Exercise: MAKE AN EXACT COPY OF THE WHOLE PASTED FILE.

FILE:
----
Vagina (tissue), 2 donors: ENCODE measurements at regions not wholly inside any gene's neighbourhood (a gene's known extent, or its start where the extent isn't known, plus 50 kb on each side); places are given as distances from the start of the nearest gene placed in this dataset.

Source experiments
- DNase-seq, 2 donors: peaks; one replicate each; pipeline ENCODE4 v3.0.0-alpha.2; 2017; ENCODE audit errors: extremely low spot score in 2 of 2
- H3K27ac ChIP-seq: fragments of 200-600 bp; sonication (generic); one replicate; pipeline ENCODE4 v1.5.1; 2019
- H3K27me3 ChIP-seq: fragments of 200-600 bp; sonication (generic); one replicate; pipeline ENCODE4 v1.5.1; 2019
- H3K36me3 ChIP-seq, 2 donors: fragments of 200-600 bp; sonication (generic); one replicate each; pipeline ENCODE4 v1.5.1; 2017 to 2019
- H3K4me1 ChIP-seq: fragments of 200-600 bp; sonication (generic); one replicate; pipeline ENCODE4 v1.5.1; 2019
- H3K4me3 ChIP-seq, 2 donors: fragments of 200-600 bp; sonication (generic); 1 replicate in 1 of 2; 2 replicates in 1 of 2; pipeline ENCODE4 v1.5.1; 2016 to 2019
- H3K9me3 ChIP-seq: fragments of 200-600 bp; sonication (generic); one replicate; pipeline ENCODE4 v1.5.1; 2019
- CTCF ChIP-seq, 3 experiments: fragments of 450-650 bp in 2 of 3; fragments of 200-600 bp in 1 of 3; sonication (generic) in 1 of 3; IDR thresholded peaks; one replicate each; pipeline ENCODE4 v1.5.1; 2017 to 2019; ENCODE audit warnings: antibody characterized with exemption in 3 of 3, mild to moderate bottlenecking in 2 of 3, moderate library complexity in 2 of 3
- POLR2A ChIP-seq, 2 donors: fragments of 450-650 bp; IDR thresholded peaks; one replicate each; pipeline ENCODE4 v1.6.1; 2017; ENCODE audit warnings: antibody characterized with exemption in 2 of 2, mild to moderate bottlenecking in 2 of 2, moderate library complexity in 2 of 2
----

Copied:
Vagina (tissue), 2 donors: ENCODE measurements at regions not wholly inside any gene's neighbourhood (a gene's known extent, or its start where the extent isn't known, plus 50 kb on each side); places are given as distances from the start of the nearest gene placed in this dataset.

Source experiments
- DNase-seq, 2 donors: peaks; one replicate each; pipeline ENCODE4 v3.0.0-alpha.2; 2017; ENCODE audit errors: extremely low spot score in 2 of 2
- H3K27ac ChIP-seq: fragments of 200-600 bp; sonication (generic); one replicate; pipeline ENCODE4 v1.5.1; 2019
- H3K27me3 ChIP-seq: fragments of 200-600 bp; sonication (generic); one replicate; pipeline ENCODE4 v1.5.1; 2019
- H3K36me3 ChIP-seq, 2 donors: fragments of 200-600 bp; sonication (generic); one replicate each; pipeline ENCODE4 v1.5.1; 2017 to 2019
- H3K4me1 ChIP-seq: fragments of 200-600 bp; sonication (generic); one replicate; pipeline ENCODE4 v1.5.1; 2019
- H3K4me3 ChIP-seq, 2 donors: fragments of 200-600 bp; sonication (generic); 1 replicate in 1 of 2; 2 replicates in 1 of 2; pipeline ENCODE4 v1.5.1; 2016 to 2019
- H3K9me3 ChIP-seq: fragments of 200-600 bp; sonication (generic); one replicate; pipeline ENCODE4 v1.5.1; 2019
- CTCF ChIP-seq, 3 experiments: fragments of 450-650 bp in 2 of 3; fragments of 200-600 bp in 1 of 3; sonication (generic) in 1 of 3; IDR thresholded peaks; one replicate each; pipeline ENCODE4 v1.5.1; 2017 to 2019; ENCODE audit warnings: antibody characterized with exemption in 3 of 3, mild to moderate bottlenecking in 2 of 3, moderate library complexity in 2 of 3
- POLR2A ChIP-seq, 2 donors: fragments of 450-650 bp; IDR thresholded peaks; one replicate each; pipeline ENCODE4 v1.6.1; 2017; ENCODE audit warnings: antibody characterized with exemption in 2 of 2, mild to moderate bottlenecking in 2 of 2, moderate library complexity in 2 of 2